|6th United States Deputy Secretary of Homeland Security|
December 23, 2013
|Preceded by||Rafael Borras (Acting)|
|Director of United States Citizenship and Immigration Services|
August 12, 2009 – December 23, 2013
|Preceded by||Jonathan Scharfen (Acting)|
|Succeeded by||Lori Scialabba (Acting)|
November 24, 1959 |
|Alma mater||University of California, Berkeley
Loyola Law School
Early life and education
Mayorkas was born in Havana, Cuba, and moved to the United States at the age of one. He graduated from Beverly Hills High School and from the University of California at Berkeley. He received his Juris Doctor from Loyola Law School.
Mayorkas was the United States Attorney for the Central District of California from 1998 to 2001. According to the Washington Post, this job involved overseeing prosecutions for public corruption, immigration, narcotics trafficking and money laundering.
In 2001, Mayorkas was criticized by the House Committee on Government Reform for his involvement in the commutation of the prison sentence of Carlos Vignali. Vignali had served six years of a fifteen-year sentence for his role in a drug-trafficking operation when he was granted clemency by the then-United-States-President Bill Clinton, one of 176 commutations and pardons performed by Clinton during his last few hours in office. According to Politico, Mayorkas had phoned the White House to argue that Vignali should be released, apparently in answer to a request by Vignali's father, a well-known Los Angeles businessman. Unknown to Mayorkas, Vignali's father had been suspected of drug trafficking by federal law enforcement, but there had never been enough evidence to bring a case against him. Mayorkas later apologised for his role in the affair, saying, "It is reasonable to expect that someone in my position would do his or her due diligence to learn that information, ... I made a mistake."
In 2008, Mayorkas was selected as a member of Barack Obama's Justice Department review team. Also in 2008, the National Law Journal named Mayorkas as one of the 50 most influential minority lawyers in America.
Mayorkas became the head of United States Citizenship and Immigration Services in 2009, ultimately serving until 2013. He was nominated for the post by Barack Obama in April 2009 and was approved by the United States Senate in August of that year. As of 2011, the USCIS was the largest immigration bureau in the world, and Mayorkas had 18,000 people under his supervision.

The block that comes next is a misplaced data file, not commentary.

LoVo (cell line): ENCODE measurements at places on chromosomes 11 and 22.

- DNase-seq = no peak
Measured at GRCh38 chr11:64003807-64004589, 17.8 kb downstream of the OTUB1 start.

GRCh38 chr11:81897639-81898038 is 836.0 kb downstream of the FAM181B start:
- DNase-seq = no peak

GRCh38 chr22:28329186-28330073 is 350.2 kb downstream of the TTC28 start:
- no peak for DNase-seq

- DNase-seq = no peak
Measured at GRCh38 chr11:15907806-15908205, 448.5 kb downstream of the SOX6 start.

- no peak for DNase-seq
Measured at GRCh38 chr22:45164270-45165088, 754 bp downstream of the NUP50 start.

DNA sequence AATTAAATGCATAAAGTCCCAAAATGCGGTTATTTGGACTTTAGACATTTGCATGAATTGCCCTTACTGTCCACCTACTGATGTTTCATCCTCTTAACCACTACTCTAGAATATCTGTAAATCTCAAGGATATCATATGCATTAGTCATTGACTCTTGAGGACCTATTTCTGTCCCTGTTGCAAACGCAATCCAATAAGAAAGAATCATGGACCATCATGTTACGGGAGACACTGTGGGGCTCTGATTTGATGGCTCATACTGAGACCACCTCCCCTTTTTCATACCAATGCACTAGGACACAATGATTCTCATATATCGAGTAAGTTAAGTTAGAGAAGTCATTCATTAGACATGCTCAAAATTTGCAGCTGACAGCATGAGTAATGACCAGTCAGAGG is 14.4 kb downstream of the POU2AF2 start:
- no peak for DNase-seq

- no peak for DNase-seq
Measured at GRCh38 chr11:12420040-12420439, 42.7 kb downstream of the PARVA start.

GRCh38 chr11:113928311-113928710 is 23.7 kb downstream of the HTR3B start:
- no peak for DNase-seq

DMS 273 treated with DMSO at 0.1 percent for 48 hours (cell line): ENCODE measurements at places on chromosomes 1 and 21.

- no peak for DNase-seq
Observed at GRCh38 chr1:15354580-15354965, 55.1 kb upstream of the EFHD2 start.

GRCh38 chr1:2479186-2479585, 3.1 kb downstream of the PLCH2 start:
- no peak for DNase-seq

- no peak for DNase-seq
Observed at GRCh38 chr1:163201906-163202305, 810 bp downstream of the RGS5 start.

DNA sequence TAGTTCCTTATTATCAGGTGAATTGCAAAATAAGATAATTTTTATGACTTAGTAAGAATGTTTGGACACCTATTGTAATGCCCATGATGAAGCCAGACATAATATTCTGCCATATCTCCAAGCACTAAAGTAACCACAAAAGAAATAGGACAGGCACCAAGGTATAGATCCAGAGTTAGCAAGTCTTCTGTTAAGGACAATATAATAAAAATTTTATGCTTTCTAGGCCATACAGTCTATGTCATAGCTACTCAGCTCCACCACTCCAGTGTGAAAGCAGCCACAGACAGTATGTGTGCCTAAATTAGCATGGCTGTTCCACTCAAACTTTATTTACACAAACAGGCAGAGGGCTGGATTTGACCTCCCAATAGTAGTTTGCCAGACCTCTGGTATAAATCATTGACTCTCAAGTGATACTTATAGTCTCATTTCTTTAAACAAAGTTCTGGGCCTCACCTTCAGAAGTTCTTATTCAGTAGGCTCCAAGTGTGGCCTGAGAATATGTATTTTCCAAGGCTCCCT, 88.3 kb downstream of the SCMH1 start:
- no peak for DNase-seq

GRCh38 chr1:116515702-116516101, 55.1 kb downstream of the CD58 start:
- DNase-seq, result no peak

Deputy Secretary of Homeland Security
In June 2013, President Obama nominated Mayorkas as the Deputy Secretary of the United States Department of Homeland Security. Mayorkas' role in managing the EB-5 Visa program was questioned by Republicans. A meeting with former GreenTech Automotive executive and Virginia governor-elect Terry McAuliffe was also questioned.
On December 16, 2013, Senate Majority Leader Harry Reid filed for cloture on Mayorkas' nomination in an attempt to cut off a filibuster by Republican senators. On December 19, 2013, the Senate voted 55-45 for cloture on his nomination. The next day, the Senate confirmed Mayorkas in a 54-41 vote and he was sworn-in on December 23. No Republicans voted yes. Mayorkas reports to Homeland Security Secretary, Jeh Johnson.
- Fox, Tom (July 21, 2010). "Immigration Services head: From Havana to Washington D.C.". The Washington Post. Retrieved July 10, 2012.
- Emmis Communications (May 1999). Los Angeles Magazine. Emmis Communications. p. 30. ISSN 1522-9149. Retrieved 10 July 2012.
- "Alejandro Mayorkas, Director, U.S. Citizenship and Immigration Services". U.S. Citizenship and Immigration Services. Retrieved July 10, 2012.
- Rohrlich, Ted (March 26, 2002). "Informants Named Vignali's Father". Los Angeles Times. Retrieved July 10, 2012.
- "Obama picks Alejandro Mayorkas to head Immigration agency". Daily News, Los Angeles. May 1, 2009. Retrieved July 10, 2012.
- Carrie Budoff Brown (November 14, 2008). "Clinton scandal figure on Justice team". Politico. Retrieved July 10, 2012.
- Martinez, Jennifer; Sasso, Brendan (27 June 2013). "Tech cheers passage of Senate immigration bill". The Hill. Retrieved 28 June 2013.
- Ben Pershing and Tom Hamburger (2011-02-25). "Homeland security deputy nominee says he didn’t give Terry McAuliffe special treatment". Washingtonpost.com. Retrieved 2013-07-29.
- Bennett, Brian. "Senate confirms new Homeland Security deputy and IRS chief". Los Angeles Times. Retrieved 30 December 2013.
|Director of United States Citizenship and Immigration Services
|United States Deputy Secretary of Homeland Security